Last week the FCC sided with Send Technologies and eight of their customers in Louisiana who were denied E-rate funds from FY 2002-2004 because of a perceived competitive bidding violation. These appeals are involving approximately $1.4 million. The order also addressed a ninth applicant, Jackson Parish School District, in which the FCC denied the district's request for review.
The FCC laid the groundwork for its rules and interpretations in the Academy of Careers and Technologies Order which was released in which May of 2006. In this order "…the Commission determined that USAC improperly denied requests for funding based on its pattern analysis procedure when USAC stopped its review after identifying a pattern in certain applications without sufficiently examining whether the Commission's rules were actually violated due to improper third-party participation in the competitive bidding process…" In response to this decision USAC began to send Pattern Analysis Information Request (PAIR) letters to applicants where they suspected that service providers were improperly involved seeking additional information.
In the case of Send's customers, USAC denied applicants based on their PAIR responses asserting that applicants did not sufficiently explain service provider involvement in their competitive bidding process. In its order, the FCC found that the PAIR letters are often times confusing to applicants who receive them and that these eight successful appelants did sufficiently explain their particular issues. The FCC is now directing USAC to "…conduct further investigation and analysis prior to denying funding for suspected competitive bidding violations of the type…in particular, during the initial and selective review processes, we direct USAC to be more specific when seeking information from and making document requests from applicants and to explain the consequences of not providing the requested documentation or information when it makes the requests…."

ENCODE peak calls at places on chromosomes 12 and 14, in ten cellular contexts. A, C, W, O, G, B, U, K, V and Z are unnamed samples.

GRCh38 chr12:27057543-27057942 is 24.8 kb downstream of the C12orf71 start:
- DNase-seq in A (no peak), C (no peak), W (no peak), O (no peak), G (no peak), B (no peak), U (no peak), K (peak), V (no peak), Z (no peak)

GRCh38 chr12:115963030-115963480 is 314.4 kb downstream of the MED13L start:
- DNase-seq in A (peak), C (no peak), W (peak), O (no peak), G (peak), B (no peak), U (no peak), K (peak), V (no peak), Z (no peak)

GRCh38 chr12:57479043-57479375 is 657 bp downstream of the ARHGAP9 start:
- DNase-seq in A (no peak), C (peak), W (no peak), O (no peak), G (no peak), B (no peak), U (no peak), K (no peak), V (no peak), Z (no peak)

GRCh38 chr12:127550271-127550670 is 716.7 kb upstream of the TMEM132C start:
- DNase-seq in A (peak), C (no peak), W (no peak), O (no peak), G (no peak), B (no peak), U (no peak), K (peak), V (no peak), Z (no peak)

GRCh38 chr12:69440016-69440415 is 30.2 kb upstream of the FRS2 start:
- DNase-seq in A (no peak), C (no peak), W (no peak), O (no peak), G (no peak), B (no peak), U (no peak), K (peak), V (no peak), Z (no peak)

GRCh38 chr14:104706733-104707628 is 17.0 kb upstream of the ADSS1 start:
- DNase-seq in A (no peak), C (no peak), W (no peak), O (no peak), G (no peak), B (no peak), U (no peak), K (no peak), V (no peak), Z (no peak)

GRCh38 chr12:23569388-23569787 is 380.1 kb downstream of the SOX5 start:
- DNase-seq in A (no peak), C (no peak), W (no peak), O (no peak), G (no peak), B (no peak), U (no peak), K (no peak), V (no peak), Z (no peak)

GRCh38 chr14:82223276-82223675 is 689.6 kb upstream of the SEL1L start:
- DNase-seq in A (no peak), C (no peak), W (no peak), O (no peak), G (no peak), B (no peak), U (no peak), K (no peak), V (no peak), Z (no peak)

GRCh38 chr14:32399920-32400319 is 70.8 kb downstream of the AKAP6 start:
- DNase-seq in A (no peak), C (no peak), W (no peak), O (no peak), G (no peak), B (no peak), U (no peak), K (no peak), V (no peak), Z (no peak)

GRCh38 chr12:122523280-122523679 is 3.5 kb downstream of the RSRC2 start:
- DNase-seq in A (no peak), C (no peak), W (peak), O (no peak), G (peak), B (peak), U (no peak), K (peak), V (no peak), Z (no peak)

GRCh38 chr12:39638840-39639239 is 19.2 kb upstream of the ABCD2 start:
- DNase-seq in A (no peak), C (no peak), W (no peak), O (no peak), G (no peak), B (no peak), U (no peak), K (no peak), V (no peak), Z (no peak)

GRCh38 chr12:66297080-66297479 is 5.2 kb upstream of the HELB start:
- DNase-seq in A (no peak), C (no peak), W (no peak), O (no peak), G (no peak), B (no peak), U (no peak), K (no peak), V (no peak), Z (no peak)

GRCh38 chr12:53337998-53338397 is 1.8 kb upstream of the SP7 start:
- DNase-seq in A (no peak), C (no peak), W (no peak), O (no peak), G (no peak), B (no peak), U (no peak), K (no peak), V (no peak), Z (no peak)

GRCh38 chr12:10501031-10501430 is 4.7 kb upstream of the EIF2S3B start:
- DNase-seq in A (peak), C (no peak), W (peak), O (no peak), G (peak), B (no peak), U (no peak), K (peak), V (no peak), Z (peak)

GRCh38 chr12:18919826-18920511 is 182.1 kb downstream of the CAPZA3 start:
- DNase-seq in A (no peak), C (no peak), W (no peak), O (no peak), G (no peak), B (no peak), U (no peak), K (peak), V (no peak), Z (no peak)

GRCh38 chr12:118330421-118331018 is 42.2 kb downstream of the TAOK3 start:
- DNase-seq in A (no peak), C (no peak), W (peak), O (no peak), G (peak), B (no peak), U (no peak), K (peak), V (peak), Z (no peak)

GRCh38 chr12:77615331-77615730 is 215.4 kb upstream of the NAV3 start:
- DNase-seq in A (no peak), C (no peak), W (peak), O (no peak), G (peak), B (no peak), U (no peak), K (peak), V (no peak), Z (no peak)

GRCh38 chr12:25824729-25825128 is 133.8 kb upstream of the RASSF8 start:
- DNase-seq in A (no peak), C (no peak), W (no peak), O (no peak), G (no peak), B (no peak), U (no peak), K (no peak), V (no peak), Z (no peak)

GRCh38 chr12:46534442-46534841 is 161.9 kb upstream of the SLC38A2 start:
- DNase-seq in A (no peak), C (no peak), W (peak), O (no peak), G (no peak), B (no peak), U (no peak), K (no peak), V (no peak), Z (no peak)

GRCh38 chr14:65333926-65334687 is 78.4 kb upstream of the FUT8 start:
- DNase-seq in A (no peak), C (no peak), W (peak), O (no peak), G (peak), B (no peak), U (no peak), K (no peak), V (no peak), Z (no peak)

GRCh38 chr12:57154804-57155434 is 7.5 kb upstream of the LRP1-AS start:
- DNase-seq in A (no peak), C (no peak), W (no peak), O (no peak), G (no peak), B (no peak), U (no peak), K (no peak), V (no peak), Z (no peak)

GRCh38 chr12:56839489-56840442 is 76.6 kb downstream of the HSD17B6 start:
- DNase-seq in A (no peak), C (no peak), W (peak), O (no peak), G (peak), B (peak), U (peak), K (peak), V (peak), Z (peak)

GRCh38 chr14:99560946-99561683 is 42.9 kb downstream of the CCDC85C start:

Based on an analysis by Funds For Learning, USAC has denied approximately $266 million since FY 2002 based on their perception of these types of competitive bidding violations. It is important for applicants as well as service providers to understand their proper roles in the E-rate procurement process. Specific information on how E-rate stakeholders can work together can be found in the November 2007 eSchool News "E-rate Survival Guide" which can be found here .
The full details of this FCC Appeal Decision can be viewed here.